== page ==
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Annual federal summer feeding program begins in north country

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Free and reduced-price lunches have ended with the school year, but children will not go hungry this summer.

In fact, they may get multiple breakfasts or lunches each day of the federal Summer Feeding Program from different sites.

“It’s not common, but it’s for people to know it can happen,” said Mary J. Mathewson, family center project manager for the Community Action Planning Council of Jefferson County. “It’s hard to keep track of that. We keep records in numbers but not in numbers served to. You’re not locked in to the one where you live.”

CAPC oversees the federal program in Jefferson County.

Mrs. Mathewson said all meals must be consumed on site; no food may be taken home or outside of the site.

The Summer Feeding Program is for any schoolchild 18 and younger, or 21 and younger if the person is disabled.

A typical breakfast, Mrs. Mathewson said, consists of cereal, milk and juice, while lunch consists of milk, fruit, a vegetable and a sandwich. A snack could be cheese and crackers, pepperoni and cheese or graham crackers.

Last year, more than 20,000 meals and snacks were served in Jefferson County. Mrs. Mathewson said she expects that number to increase because more sites have been added.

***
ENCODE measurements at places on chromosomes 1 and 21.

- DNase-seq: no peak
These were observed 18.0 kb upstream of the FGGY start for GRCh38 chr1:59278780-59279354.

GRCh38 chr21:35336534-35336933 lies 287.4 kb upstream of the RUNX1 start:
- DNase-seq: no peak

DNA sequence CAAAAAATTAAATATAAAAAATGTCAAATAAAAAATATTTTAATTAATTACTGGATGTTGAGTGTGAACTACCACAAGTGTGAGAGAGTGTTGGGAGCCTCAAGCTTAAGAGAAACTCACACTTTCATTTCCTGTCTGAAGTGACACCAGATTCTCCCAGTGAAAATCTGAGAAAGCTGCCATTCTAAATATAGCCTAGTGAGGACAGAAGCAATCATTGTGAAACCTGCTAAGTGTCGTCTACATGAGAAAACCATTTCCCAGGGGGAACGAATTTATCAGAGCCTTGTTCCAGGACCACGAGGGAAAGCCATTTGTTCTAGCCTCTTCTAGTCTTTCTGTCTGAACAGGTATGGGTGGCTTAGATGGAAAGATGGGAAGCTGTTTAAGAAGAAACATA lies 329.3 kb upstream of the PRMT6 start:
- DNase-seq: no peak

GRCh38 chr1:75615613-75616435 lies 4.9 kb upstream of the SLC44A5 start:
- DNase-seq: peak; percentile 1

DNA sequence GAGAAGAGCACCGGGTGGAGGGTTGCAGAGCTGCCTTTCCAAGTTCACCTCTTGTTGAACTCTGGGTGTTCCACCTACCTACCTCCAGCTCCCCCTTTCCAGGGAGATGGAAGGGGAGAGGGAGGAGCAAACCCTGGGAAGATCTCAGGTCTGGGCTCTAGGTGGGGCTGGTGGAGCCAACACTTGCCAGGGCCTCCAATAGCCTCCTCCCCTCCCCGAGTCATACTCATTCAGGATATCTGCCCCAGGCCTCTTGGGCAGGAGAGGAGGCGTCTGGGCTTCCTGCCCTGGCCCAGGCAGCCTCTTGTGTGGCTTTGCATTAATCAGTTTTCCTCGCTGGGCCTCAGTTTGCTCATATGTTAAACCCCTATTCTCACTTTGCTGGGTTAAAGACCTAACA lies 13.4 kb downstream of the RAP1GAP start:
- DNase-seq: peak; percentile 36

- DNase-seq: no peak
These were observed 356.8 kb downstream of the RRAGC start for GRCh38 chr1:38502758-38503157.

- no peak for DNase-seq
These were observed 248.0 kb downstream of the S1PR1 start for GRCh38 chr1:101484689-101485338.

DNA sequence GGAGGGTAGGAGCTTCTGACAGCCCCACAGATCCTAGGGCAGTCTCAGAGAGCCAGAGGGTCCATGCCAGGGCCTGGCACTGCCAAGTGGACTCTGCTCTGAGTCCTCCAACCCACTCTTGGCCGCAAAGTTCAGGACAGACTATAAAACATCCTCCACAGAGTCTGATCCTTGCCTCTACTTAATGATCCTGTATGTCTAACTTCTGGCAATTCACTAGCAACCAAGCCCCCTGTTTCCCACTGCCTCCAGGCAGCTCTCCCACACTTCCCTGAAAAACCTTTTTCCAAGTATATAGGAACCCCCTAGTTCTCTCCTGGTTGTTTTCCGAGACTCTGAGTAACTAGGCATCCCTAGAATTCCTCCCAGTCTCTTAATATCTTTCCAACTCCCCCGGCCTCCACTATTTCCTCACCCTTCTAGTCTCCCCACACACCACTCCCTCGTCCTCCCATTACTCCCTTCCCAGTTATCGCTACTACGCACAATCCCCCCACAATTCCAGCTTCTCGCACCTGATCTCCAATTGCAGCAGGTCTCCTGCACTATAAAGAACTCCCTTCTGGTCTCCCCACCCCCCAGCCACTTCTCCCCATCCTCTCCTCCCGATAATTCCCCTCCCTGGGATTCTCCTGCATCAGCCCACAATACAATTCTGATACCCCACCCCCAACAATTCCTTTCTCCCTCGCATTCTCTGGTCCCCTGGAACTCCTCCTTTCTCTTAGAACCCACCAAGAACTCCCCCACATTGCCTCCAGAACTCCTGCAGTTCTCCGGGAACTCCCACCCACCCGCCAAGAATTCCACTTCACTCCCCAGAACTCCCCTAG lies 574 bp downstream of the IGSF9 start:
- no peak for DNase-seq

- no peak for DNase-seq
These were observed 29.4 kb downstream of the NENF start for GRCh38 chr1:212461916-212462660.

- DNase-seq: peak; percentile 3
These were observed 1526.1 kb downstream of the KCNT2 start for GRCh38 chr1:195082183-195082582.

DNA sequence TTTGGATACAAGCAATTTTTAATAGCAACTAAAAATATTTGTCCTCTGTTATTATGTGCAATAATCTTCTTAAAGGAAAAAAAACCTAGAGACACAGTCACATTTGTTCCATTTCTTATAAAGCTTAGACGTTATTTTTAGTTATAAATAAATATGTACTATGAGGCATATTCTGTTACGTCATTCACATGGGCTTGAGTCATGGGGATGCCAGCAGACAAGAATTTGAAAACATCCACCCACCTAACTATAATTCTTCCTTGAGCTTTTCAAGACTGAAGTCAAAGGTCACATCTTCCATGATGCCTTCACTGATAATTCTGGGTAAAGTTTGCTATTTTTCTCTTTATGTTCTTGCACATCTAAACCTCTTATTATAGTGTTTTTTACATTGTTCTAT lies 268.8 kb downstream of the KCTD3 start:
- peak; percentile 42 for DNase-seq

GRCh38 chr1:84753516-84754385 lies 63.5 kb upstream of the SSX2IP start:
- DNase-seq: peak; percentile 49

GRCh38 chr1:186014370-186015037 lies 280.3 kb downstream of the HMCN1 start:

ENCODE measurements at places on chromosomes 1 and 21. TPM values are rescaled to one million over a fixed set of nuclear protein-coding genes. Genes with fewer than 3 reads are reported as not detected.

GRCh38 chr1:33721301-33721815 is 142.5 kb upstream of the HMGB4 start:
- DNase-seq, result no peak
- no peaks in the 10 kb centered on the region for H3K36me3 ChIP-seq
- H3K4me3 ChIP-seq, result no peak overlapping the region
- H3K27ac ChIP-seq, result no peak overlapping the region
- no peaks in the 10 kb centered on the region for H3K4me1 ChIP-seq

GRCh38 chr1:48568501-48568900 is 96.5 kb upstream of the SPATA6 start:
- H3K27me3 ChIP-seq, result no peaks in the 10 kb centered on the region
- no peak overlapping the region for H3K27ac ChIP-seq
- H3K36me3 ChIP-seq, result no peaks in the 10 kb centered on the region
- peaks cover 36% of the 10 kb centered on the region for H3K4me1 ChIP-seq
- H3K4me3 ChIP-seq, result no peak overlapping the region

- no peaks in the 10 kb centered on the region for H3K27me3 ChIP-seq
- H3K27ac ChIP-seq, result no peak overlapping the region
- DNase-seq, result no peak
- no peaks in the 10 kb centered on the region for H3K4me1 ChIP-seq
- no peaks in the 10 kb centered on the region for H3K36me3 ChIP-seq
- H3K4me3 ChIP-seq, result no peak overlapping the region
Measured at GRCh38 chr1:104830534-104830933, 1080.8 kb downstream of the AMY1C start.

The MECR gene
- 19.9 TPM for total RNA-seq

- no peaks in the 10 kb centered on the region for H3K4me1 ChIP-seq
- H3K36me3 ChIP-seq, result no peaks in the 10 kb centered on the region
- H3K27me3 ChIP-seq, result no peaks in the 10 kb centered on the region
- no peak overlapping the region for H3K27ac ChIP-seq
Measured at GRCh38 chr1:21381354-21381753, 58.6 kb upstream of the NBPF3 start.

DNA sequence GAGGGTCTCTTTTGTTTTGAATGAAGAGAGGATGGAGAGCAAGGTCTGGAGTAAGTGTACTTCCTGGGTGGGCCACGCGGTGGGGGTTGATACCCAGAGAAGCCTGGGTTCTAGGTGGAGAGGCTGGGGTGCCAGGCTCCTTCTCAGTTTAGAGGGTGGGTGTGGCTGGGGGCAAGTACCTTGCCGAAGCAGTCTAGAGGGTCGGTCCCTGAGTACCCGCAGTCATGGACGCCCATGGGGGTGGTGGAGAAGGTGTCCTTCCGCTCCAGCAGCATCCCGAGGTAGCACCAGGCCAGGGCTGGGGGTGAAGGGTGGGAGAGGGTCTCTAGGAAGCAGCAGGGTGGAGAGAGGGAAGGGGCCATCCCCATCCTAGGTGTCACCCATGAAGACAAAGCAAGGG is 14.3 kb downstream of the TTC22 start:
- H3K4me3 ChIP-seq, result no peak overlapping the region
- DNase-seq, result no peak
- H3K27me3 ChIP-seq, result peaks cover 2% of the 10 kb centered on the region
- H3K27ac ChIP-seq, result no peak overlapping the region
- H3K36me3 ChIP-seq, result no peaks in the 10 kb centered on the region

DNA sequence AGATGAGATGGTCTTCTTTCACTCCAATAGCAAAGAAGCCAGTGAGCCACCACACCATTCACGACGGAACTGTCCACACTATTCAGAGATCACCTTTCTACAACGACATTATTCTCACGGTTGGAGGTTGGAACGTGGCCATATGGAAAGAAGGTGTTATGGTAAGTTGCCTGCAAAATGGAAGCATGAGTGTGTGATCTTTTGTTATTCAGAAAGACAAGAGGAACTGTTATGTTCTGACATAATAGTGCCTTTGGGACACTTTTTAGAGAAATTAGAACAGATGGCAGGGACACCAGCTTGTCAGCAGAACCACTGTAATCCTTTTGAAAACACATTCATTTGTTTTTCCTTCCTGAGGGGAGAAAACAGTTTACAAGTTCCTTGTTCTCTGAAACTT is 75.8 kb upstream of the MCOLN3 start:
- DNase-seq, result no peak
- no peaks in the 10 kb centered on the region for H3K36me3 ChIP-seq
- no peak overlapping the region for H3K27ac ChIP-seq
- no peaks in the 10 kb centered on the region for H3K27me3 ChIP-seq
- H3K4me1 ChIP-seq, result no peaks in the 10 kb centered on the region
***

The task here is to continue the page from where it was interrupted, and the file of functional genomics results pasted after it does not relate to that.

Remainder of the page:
The program’s kickoff was held Wednesday at the Adirondack Creek Housing Community, Fort Drum. Many sites already have begun serving meals and snacks, or a combination thereof, while others don’t start for another week or two.

The same goes for the federal Summer Feeding Program in St. Lawrence County. To attract more children to the program in Gouverneur, breakfast will be served an hour longer than last year’s one-hour time slot, from 7:15 to 9:15 a.m. weekdays from Thursday to Aug. 17 in the cafeteria of the middle/high school, 133 E. Barney St.. Lunches will be served from 10:30 a.m. to 12:15 p.m. weekdays in the cafeteria.

Meals there, however, include multiple hot options such as pizza, hamburgers, hot dogs and chicken nuggets. Breakfast offerings include bagels, pancakes, French toast and cereal, according to Christine J. Bristol, the district’s lunch manager.

At Edwards-Knox Central School, Russell, cook manager Kathleen F. Whitmarsh said many children served by the program attend either summer school or the community’s summer recreation program. Upwards of 120 meals are served daily in July and August. Adults may eat with their children for $2.25 for breakfast and $3.80 for lunch.

Mrs. Whitmarsh said the program is valuable in keeping youngsters nourished while they’re on break from school.

“You’re feeding kids that in the summertime don’t always get a hot meal,” she said.

Johnson Newspapers writer Susan Mende contributed to this report.

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